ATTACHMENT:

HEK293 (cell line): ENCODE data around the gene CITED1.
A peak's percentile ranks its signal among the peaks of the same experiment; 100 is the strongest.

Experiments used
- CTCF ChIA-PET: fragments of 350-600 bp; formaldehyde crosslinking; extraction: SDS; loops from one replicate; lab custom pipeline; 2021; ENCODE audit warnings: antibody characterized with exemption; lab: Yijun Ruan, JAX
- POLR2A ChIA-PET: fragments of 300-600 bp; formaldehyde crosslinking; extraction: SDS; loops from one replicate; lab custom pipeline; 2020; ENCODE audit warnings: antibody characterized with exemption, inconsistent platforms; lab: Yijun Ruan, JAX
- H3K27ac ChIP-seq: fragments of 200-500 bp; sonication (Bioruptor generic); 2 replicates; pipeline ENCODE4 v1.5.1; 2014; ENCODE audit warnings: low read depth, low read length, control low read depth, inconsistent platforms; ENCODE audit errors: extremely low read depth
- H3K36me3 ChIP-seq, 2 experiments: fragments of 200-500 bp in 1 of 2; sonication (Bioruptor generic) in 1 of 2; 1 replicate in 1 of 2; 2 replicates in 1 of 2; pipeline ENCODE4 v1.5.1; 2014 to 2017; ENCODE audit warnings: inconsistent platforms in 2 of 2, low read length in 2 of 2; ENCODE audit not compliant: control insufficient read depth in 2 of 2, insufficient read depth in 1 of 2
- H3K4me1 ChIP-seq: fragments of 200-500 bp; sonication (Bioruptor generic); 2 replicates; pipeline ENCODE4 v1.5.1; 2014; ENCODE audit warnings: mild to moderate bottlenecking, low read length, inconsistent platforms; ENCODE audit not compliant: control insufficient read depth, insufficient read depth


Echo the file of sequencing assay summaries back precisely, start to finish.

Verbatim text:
HEK293 (cell line): ENCODE data around the gene CITED1.
A peak's percentile ranks its signal among the peaks of the same experiment; 100 is the strongest.

Experiments used
- CTCF ChIA-PET: fragments of 350-600 bp; formaldehyde crosslinking; extraction: SDS; loops from one replicate; lab custom pipeline; 2021; ENCODE audit warnings: antibody characterized with exemption; lab: Yijun Ruan, JAX
- POLR2A ChIA-PET: fragments of 300-600 bp; formaldehyde crosslinking; extraction: SDS; loops from one replicate; lab custom pipeline; 2020; ENCODE audit warnings: antibody characterized with exemption, inconsistent platforms; lab: Yijun Ruan, JAX
- H3K27ac ChIP-seq: fragments of 200-500 bp; sonication (Bioruptor generic); 2 replicates; pipeline ENCODE4 v1.5.1; 2014; ENCODE audit warnings: low read depth, low read length, control low read depth, inconsistent platforms; ENCODE audit errors: extremely low read depth
- H3K36me3 ChIP-seq, 2 experiments: fragments of 200-500 bp in 1 of 2; sonication (Bioruptor generic) in 1 of 2; 1 replicate in 1 of 2; 2 replicates in 1 of 2; pipeline ENCODE4 v1.5.1; 2014 to 2017; ENCODE audit warnings: inconsistent platforms in 2 of 2, low read length in 2 of 2; ENCODE audit not compliant: control insufficient read depth in 2 of 2, insufficient read depth in 1 of 2
- H3K4me1 ChIP-seq: fragments of 200-500 bp; sonication (Bioruptor generic); 2 replicates; pipeline ENCODE4 v1.5.1; 2014; ENCODE audit warnings: mild to moderate bottlenecking, low read length, inconsistent platforms; ENCODE audit not compliant: control insufficient read depth, insufficient read depth